Tuesday, November 08, 2005



After I moved back to America from Holland I wound up in San Francisco. I didn't choose it; it just sort of happened. And I didn't choose to start a record company; it just sort of happened. And I didn't choose the first band we signed, The Nuns; they talked us into starting the company so we could put out their record. And I didn't choose the first hit on my label-- my partner Chris did; the band was "too pop" for my tastes. But I did choose the first band we signed to a long-term deal. And that was the most coincidental situation of all. I was taking Lester Bangs for a walking tour of San Francisco and he was drinking something alcoholic and finally passed out on my shoulder and he was no light weight. I dragged him into the Mabuhay Gardens around 4 in the afternoon where bands were auditioning. After I got over the shock that bands auditioned to play that dive, I noticed that one of the best bands I had ever seen there was on stage playing. It was Romeo Void and I went up to them after the audition and asked them if they would like me to release their record. Before that we had only signed bands to do one record. In Romeo Void's case we signed the band for a long-term recording deal. A few weeks ago I saw Debora Iyall, their lead singer playing with her new band, The Never Say Nevers. They sounded really good.

A few hours ago our pal Helen got back from a wild time in Vegas and connected to a computer for the first time in a week or so. The first thing she wanted to know was if the mass media was covering the use of prohibited chemical weapons in Iraq. Well... the Italian, U.K. and mass media on most of the rest of the world. The U.S. media hasn't figured it out yet. Somehow. And just as I was about to ask Helen how much she had one this time after a week at the craps tables, up popped an e-mail from Debora's mom, Marilyn, a very concerned veterinarian up north who is always interested in justice and balance and is a dependable correspondent. She sent me a BBC report about the RAI (Italian state TV) documentary accusing the U.S. of using white phosphorus bombs against civilians in Falluja. According to the story, eyewitnesses and ex-U.S. soldiers say chemical weapons used in "built-up areas in the insurgent-held city" (ie.- where civilians live). Oh, by the way, click on the link and you can see the video too.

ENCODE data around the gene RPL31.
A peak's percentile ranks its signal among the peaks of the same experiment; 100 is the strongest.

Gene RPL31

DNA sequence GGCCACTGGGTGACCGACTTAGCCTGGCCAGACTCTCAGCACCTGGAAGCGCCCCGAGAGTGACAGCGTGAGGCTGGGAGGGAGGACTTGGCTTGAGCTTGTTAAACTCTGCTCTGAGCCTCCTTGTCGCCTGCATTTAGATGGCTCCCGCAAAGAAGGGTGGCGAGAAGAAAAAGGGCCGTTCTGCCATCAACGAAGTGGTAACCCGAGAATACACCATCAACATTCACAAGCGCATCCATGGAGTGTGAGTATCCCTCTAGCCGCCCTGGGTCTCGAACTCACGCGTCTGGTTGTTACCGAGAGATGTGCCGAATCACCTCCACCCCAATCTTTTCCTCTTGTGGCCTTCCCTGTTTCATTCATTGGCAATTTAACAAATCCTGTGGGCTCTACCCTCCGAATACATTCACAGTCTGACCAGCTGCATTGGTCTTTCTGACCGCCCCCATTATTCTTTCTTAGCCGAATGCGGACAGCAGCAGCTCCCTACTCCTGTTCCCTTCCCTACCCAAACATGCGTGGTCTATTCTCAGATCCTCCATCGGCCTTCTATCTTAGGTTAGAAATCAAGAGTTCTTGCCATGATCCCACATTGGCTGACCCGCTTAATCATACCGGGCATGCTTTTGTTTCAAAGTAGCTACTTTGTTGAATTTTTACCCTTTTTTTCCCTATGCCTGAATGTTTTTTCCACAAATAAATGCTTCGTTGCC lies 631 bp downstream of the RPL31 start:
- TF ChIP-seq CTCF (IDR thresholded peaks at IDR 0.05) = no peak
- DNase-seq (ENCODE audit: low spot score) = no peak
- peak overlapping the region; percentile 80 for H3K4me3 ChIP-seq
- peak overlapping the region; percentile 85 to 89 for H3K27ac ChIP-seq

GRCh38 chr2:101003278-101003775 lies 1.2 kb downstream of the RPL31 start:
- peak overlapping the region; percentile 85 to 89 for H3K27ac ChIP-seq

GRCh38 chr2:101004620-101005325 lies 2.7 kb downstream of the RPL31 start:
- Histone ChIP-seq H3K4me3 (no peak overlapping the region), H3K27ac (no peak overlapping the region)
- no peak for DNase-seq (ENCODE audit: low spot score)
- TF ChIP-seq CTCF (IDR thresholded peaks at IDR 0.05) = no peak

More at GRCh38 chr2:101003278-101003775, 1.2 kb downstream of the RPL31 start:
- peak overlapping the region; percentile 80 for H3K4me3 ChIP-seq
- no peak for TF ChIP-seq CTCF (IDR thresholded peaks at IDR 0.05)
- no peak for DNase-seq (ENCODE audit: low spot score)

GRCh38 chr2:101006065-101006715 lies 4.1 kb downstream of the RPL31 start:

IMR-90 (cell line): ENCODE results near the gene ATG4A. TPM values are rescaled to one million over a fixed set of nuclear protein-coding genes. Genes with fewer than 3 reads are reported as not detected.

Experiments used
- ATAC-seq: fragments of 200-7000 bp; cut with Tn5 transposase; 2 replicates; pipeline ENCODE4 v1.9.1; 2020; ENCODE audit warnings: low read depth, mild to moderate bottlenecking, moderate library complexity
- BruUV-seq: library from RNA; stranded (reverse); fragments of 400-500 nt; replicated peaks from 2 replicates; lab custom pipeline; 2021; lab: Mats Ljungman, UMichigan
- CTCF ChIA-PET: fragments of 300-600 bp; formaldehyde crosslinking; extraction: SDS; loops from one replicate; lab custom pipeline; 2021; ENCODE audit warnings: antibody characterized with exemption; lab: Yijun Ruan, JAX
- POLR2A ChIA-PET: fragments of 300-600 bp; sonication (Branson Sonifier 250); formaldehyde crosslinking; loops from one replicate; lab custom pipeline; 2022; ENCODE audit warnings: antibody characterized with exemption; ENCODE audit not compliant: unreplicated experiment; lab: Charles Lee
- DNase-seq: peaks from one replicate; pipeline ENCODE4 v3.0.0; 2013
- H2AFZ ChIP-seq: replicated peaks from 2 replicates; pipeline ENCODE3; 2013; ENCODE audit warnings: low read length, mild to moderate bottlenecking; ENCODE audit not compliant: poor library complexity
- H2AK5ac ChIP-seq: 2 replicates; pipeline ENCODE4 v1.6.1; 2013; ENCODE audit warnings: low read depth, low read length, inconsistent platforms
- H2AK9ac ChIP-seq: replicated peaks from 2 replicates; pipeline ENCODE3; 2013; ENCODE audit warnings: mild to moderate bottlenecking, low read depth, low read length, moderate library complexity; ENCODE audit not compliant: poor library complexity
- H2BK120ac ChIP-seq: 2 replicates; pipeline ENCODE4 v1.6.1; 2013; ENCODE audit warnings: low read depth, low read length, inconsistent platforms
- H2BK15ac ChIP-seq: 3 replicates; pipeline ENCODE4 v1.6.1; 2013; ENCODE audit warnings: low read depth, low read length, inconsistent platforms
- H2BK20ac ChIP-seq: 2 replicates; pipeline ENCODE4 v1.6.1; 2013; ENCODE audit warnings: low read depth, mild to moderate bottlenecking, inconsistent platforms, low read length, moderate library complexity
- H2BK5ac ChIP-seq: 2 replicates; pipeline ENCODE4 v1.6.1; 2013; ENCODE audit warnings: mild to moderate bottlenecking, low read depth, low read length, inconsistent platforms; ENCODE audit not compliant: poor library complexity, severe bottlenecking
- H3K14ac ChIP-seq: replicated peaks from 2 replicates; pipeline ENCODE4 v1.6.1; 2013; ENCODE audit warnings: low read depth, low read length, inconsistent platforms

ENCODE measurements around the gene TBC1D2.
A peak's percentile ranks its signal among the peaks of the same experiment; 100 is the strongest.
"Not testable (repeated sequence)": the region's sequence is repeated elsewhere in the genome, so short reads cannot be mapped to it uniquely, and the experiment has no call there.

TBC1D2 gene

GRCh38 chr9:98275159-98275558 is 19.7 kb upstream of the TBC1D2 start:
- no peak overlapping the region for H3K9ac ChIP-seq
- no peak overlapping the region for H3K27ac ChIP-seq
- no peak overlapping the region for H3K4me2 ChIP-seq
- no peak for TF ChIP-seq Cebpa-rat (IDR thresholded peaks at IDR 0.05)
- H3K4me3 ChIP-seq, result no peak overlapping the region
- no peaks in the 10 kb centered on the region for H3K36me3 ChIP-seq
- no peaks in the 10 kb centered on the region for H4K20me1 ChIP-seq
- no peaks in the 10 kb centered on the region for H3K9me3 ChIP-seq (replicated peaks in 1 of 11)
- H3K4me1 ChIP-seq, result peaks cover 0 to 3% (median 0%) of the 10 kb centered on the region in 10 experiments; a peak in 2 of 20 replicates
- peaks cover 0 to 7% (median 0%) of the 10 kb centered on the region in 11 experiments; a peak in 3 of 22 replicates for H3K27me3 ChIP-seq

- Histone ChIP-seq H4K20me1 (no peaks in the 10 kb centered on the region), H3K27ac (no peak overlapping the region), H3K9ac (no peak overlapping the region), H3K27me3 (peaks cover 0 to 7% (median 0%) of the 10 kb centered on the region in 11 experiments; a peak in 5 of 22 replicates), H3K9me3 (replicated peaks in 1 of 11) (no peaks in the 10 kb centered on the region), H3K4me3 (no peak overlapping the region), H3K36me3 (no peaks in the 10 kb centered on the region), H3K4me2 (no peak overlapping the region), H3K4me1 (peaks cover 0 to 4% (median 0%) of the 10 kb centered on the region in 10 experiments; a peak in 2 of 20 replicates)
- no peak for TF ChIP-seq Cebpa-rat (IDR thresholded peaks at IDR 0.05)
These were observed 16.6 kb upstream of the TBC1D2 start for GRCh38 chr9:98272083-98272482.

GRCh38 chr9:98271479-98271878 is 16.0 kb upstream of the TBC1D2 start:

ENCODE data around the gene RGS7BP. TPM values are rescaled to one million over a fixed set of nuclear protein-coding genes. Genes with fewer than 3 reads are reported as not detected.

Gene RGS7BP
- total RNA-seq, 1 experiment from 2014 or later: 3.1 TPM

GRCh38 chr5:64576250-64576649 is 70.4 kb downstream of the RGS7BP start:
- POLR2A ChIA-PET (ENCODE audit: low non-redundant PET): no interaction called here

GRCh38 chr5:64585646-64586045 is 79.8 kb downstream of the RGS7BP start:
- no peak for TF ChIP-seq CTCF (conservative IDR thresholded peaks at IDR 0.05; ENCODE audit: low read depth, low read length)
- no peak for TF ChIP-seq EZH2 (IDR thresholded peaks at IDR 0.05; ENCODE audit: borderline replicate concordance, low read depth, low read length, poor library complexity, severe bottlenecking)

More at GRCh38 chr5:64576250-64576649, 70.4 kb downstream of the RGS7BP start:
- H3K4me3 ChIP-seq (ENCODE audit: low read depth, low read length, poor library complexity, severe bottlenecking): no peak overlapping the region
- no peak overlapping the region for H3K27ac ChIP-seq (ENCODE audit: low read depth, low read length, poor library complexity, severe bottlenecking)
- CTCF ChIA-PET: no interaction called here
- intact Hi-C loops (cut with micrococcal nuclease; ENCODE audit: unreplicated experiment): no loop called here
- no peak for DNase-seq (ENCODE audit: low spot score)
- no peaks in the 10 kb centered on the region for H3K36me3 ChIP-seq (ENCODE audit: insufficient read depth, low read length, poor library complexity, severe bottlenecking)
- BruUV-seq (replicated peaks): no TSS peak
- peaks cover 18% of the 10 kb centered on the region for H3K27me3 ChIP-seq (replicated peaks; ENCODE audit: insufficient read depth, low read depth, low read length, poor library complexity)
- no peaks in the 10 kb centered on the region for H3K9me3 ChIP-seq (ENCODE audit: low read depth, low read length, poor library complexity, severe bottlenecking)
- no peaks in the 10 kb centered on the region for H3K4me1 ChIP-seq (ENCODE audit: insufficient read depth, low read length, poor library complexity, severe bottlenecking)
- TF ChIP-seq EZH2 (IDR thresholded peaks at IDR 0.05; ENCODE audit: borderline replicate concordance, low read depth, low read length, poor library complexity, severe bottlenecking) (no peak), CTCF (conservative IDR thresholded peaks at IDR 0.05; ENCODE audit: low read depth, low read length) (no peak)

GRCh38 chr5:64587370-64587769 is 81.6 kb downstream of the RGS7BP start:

Today's DAILY KOS has a horrifying story about U.S. use of chemical weapons in Iraq. Imagine Bush and Cheney being dragged in front of a war crimes tribunal! The KOS piece is "graphic." The RAI video came to me this morning. "In a documentary to be broadcast by RAI, the Italian state broadcaster, this morning, a former American soldier who fought at Fallujah says: 'I heard the order to pay attention because they were going to use white phosphorus on Fallujah. In military jargon it's known as Willy Pete. Phosphorus burns bodies, in fact it melts the flesh all the way down to the bone ... I saw the burned bodies of women and children. Phosphorus explodes and forms a cloud. Anyone within a radius of 150 metres is done for.'"


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